Introducing PUSH-UPs, an articulated display panel.
PushUps: a prototype for an articulated display surface
This is a 8 “pixel” prototype of a animated surface display system. The final goal is to create a surface with a hundred or more separately articulated “pixels” to create a dynamically changing topography. Stimulus for the larger unit may be from a camera, an arrays of sensors, or purely from software that simulated different surface topologies.
I’ve been talking about designing an articulated tabletop for sometime now – taking my inspiration from TRANSFORM, from the Tangible Media Group at MIT Media Labs. While I am not trying to copy their design, the key to this idea is in the design of a moving “pixel” that is small, provides several inches of “travel”, is able to be illuminated and, most importantly, cheap! This allows the design to be scaled to whatever size is desired. As this “pixel” element is actually a linear actuator, I have considered and experimented making all sorts of actuator designs but nothing I came up with is satisfying these criteria. In the video we can see that the table-top part of each pixel is a small square-section plastic tube connected to a wire or plastic linkage that connects to the control box below. But what is this control element and how does it provide the 4″ of travel that the video shows?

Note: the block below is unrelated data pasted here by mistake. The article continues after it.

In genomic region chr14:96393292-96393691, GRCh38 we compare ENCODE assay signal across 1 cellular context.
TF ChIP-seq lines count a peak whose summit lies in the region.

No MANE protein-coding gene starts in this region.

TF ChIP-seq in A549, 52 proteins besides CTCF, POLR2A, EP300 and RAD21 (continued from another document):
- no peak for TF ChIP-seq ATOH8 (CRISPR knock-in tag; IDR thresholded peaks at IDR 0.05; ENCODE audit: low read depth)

In a telephone discussion with Doug, an engineering colleague of mine, we noodled through some simple design ideas that would use cheap and readily available servo motors to articulate acrylic rods that can pass light.
So, the seeds of this prototype design were sown.
So, voila. PUSH-UPs.
I have made many designs using servos (see PopUp Clock, and Flipper) and I had plenty of the small metal-geared MG-90s on hand. In addition, I have created lots of clocks recently (yet to be posted) that use acrylic rods as light pipes for colourful displays so I had lots of 1/4″ and 3/8″ rod stock. And of course, I always have yards of addressable LEDs.
PushUps: going through the motions. Picture captured the unit articulating a sine wave